On this episode, I discuss ticagrelor pharmacology, adverse effects, and important drug interactions. Ticagrelor has a warning with regards to the use of aspirin. Higher doses of aspirin can impair the effectiveness of ticagrelor and I discuss this further on this episode. Bleeding is the major adverse effect from ticagrelor and naturally, hematocrit and hemoglobin are important monitoring parameters. I discuss CYP3A4 drug interactions on this episode and how it may affect ticagrelor.
25/08/202212 minutes 42 seconds
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Lurasidone Pharmacology

On this podcast episode, I discuss lurasidone pharmacology, adverse effects, and drug interactions. CYP3A4 is an important enzyme in the breakdown of lurasidone. I discuss this further on this episode. Lurasidone is best taken with food as this enhances absorption and helps improve drug concentrations. Lurasidone tends to have a lower risk for metabolic syndrome compared to other antipsychotics which is a nice advantage.
18/08/202216 minutes 34 seconds
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Isavuconazole Pharmacology

Isavuconazole is an azole antifungal that can be used for various fungal infections. In this episode, I discuss isavuconazole pharmacology, adverse effect, drug interactions, and pharmacokinetics. Isavuconazole is interestingly associated with QT shortening which is different from most azole antifungals that cause QT prolongation. Oral bioavailability of isavuconazole is nearly 100% so dose conversions between IV and oral are typically not difficult to navigate.
11/08/202213 minutes 12 seconds
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Ethinyl Estradiol

On this episode, I cover ethinyl estradiol pharmacology. This is a common component of oral contraceptives. You have to check out this free resource (with free account) from Pyrls.com/rlp which lists all the different combinations and brand names. All it takes is to simply sign up for a free account here. Ethinyl estradiol dosing can vary. Breakthrough bleeding is a major reason why a patient might prefer a higher dose. Blood clot risk is a real problem with ethinyl estradiol. There are numerous situations where we should avoid ethinyl estradiol and I cover them in this episode. Be careful with enzyme inducers like carbamazepine, rifampin, etc. as they can reduce the concentrations of oral contraceptives
04/08/202212 minutes 46 seconds
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Olmesartan Pharmacology

On this episode, I discuss olmesartan (Benicar) pharmacology, adverse effects, drug interactions, and pharmacokinetics. Olmesartan can cause a unique GI adverse effect called enteropathy. I discuss this on this podcast episode. Important monitoring parameters for olmesartan include potassium, renal function, and blood pressure. Olmesartan has a longer half-life than losartan. I discuss how this might be advantageous in clinical practice.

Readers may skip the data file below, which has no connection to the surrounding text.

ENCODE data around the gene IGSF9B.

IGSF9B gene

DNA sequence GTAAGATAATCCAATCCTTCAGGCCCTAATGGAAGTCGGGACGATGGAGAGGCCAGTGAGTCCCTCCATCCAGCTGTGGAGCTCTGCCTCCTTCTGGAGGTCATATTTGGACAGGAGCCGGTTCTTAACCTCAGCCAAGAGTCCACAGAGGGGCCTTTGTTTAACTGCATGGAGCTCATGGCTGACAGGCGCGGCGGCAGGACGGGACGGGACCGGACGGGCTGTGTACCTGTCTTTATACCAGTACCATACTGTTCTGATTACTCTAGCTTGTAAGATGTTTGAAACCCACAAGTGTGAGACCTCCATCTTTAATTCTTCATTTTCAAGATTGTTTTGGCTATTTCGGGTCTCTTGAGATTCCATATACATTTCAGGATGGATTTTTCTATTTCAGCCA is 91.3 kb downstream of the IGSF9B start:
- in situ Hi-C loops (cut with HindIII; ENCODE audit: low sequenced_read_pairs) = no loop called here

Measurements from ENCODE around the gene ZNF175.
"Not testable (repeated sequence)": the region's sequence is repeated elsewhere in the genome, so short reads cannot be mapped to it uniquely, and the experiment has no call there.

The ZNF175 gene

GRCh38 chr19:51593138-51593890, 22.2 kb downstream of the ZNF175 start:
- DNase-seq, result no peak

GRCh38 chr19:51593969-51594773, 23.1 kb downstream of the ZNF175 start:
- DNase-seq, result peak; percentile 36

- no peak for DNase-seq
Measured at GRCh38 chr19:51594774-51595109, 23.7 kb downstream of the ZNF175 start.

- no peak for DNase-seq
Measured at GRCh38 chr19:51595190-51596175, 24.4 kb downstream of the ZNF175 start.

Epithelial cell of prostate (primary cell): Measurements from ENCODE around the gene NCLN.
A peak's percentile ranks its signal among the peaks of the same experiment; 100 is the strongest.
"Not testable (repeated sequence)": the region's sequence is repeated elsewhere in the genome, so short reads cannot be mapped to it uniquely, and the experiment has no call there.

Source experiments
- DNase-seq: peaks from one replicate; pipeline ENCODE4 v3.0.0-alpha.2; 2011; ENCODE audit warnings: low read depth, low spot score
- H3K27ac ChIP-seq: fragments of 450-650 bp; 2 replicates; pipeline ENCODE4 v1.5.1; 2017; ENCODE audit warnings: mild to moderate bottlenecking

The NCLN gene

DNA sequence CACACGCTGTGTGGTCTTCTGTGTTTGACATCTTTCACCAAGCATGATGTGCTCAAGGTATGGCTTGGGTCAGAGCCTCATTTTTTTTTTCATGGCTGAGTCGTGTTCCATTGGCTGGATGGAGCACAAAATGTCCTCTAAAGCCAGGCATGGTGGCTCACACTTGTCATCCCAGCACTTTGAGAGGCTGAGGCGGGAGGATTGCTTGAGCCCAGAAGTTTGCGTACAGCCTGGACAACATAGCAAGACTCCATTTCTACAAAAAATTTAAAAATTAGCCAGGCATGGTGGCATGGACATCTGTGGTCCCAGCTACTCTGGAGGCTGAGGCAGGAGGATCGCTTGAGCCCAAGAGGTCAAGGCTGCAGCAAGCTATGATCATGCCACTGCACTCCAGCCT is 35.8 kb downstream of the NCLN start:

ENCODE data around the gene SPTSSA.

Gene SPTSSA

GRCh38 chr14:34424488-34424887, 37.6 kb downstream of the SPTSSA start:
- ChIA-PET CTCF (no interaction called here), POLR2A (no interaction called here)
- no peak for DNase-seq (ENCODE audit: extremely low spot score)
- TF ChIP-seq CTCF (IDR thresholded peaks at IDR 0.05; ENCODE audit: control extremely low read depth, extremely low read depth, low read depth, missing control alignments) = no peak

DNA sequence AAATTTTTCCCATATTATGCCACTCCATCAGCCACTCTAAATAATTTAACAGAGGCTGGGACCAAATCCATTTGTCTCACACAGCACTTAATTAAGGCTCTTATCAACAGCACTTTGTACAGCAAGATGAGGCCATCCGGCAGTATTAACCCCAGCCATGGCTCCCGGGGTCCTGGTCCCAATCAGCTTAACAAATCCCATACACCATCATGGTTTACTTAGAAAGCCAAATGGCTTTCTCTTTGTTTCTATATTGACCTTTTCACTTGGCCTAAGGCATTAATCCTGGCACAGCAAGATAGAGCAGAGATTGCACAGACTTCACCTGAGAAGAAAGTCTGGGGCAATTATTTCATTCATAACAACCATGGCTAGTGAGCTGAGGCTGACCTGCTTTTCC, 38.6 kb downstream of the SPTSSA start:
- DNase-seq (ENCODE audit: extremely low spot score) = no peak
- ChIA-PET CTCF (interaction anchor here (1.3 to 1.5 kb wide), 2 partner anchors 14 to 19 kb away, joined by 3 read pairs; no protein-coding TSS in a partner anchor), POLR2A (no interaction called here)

28/07/202213 minutes 40 seconds
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Desvenlafaxine Pharmacology

On this episode, I discuss desvenlafaxine pharmacology, adverse effects, pharmacokinetics, and drug interactions. Desvenlafaxine is a serotonin and norepinephrine reuptake inhibitor that can be used for depression. Renal elimination is an important method of deactivation of desvenlafaxine. Dose adjustments may be recommended as renal function drops below 50 mls/min. Withdrawal syndrome due is a risk with desvenlafaxine as it has a significantly short half-life.
21/07/202216 minutes 31 seconds
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Pramipexole (Mirapex) Pharmacology

Pramipexole (Mirapex) is a dopamine agonist that can be used in Parkinson’s disease and Restless Legs Syndrome. Dopamine agonists like pramipexole can worsen psychiatric symptoms in some patients by causing hallucinations, and obsessive/compulsive symptoms. Nausea, vomiting, hypotension, and fatigue are the most common adverse effects of pramipexole. Pramipexole is primarily eliminated through the urine. I discuss how this matters clinically in greater detail in this podcast episode.
14/07/202211 minutes 57 seconds
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Prednisolone Pharmacology

I mentioned prednisolone to prednisone conversion in this podcast. Please go check out Pyrls.com for a free steroid conversion downloadable PDF with a free account! On this episode, I discuss prednisolone (Orapred, Pediapred) pharmacology, adverse effects, practice pearls, and drug interactions. Prednisolone is a systemic corticosteroid that can cause insomnia, elevations in blood sugars, and numerous effects if used long-term. CYP3A4 is an important enzyme in the breakdown of prednisolone. Inhibitors or inducers may raise or lower drug levels respectively.
07/07/202216 minutes 24 seconds
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Bisoprolol (Zebeta) Pharmacology

On this episode, I discuss bisoprolol (Zebeta) pharmacology, adverse effects, drug interactions, and other important clinical pearls. Bisoprolol is a beta-1 selective antagonist that can be used for atrial fibrillation, angina, and other cardiovascular indications. It is important to remember that bisoprolol and other beta-blockers are not considered first-line agents for hypertension alone. Beta-receptor selectivity does start to disappear with bisoprolol as you get to higher dosages. I discuss this further in the podcast.